View parts

All values passed to your templates are wrapped in view parts, which add view-specific behaviour to your application’s domain objects.

Accessing your values

You can access your value’s methods through the part via standard #method_missing behavior:

<%# All the methods on "user" are still available: %>
<p><%= user.name %></p>

Direct string conversion is also available via your value’s #to_s behavior:

<p><%= user %></p>

Rendering partials

You can also render partials with the part included in the partial’s locals:

<%= user.render :info_box %>

This renders an _info_box partial template (via the standard partial lookup rules) with the user part still available as user.

If you need to make the part available by another name, use the as option:

<%= user.render :info_box, as: :account %>

You can also provide additional locals for the partial:

<%= user.render :info_box, as: :account, title_label: "Your account" %>

Using custom parts

View parts become especially useful when you provide your own custom part classes. This allows you to cleanly encapsulate custom view-specific behavior for your values.

Your part class should inherit from Dry::View::Part. It can access all the value’s methods, and can also access the value directly via a #value accessor (or #_value if your value object responds to #value).

class UserPart < Dry::View::Part
  def display_name
    "#{full_name} <#{email}>"

Associate your part class with your value via an :as option on your exposure:

class MyView < Dry::View::Controller
  expose :user, as: UserPart

For arrays, the :as part class will wrap the members of the array. To wrap the array itself as well as its members, pass both part classes in hash form:

class MyView < Dry::View::Controller
  expose :users, as: {MyArrayPart => MyUserPart}

In your part classes, you can access the view’s context object as #context (or #_context if your value object responds to #context).

This makes it possible to design view parts that encapsulate value-specific and view-specific behavior that would otherwise need to be handled by a messy collection of helpers.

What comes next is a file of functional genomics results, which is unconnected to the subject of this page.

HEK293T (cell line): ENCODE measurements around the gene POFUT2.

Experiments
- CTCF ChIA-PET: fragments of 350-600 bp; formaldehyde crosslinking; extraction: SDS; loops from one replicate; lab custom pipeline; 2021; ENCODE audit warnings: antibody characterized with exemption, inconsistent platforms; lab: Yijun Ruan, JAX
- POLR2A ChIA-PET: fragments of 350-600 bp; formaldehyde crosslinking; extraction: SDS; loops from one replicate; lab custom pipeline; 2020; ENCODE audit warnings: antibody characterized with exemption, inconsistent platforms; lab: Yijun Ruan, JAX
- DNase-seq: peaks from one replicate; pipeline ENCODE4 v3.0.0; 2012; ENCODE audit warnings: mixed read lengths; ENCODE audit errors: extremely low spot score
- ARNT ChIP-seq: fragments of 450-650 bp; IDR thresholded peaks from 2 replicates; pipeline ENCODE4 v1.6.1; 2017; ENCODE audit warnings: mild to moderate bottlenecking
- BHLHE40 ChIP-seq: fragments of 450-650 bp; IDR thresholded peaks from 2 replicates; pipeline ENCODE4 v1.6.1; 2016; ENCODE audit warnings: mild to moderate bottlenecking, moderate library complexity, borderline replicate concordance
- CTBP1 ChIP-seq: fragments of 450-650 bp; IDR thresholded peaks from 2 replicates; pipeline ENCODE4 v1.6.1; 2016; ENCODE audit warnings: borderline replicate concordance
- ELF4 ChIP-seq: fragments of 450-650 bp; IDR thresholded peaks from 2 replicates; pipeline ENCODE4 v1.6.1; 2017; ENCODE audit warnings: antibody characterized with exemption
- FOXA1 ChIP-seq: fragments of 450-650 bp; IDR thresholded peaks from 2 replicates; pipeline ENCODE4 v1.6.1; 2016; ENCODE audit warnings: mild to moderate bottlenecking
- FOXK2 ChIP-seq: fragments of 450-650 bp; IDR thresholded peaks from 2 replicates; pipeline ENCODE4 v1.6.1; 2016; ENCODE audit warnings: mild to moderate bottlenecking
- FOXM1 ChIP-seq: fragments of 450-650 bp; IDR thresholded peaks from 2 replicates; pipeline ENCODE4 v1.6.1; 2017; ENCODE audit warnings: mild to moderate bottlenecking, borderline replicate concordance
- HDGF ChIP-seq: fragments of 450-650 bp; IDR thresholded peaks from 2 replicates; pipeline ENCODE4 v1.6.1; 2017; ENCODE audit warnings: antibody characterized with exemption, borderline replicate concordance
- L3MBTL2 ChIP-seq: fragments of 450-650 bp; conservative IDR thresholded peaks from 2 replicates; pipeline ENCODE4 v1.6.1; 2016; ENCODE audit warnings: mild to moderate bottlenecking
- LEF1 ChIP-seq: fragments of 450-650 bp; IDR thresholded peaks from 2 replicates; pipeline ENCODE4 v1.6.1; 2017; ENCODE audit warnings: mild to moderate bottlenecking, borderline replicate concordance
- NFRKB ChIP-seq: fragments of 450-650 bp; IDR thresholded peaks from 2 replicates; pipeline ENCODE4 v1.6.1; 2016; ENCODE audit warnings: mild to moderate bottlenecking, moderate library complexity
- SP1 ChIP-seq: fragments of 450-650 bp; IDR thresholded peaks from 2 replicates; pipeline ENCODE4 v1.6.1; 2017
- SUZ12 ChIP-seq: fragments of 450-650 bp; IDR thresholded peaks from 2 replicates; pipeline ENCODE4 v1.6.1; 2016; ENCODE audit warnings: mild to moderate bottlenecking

For example, if your “user” values contained raw markup for “bio” content, you could offer a method to provide the fully rendered content, while also passing view-only information to the renderer from your context object (like a CSRF token, for example). If this rendering was an expensive operation, you could also memoize it so it isn’t re-run if used in more than one place.

class UserPart < Dry::View::Part
  def bio
    @bio ||= rich_text(bio_markup)


  def rich_text(str)
    rich_text_renderer.render(str, csrf_token: _context.csrf_token)

  def rich_text_renderer
    @rich_text_renderer ||= MyRenderer.new

You could also encapsulate the rendering of partials, and thanks to the partial lookup rules, you can provide different partials to be used based on the location of the top-level template.

class UserPart < Dry::View::Part
  def profile
    render :profile

Providing custom view parts like this ensures more of your view logic is properly encapsulated and easier to test.

Providing a custom decorator

You can control the wrapping of all your values in view parts by providing a custom decorator to your view controllers.

class MyView < Dry::View::Controller
  configure do |config|
    config.decorator = MyDecorator.new

A decorator must respond to #call(name, value, renderer:, context:, **options) and return Dry::View::Part objects (or equivalent). The arguments to #call are as follows,

  • name: the name of the exposure
  • value: the object returned from the exposure. This should be provided when initializing the part object.
  • renderer: the current low-level renderer. This should be provided when initializing the part object.
  • context: the current context object. This should be provided when initializing the part object.
  • options: a hash of any other options provided to the exposure. These can be used, for example, to determine what part class to use, or to pass extra data when initializing custom parts.

Your custom decorator must also take care of handling plain values as well as arrays of values (see the implementation of the default Dry::View::Decorator for detail).

If you’d like to keep this standard behaviour, you can instead inherit from Dry::View::Decorator and provide a simpler #part_class(name, value, **options) method, which only has to return the part class based on the passed arguments.

class MyDecorator < Dry::View::Decorator
  def part_class(name, value, **options)
    # some logic to automatically determine a part class based on name, value, or options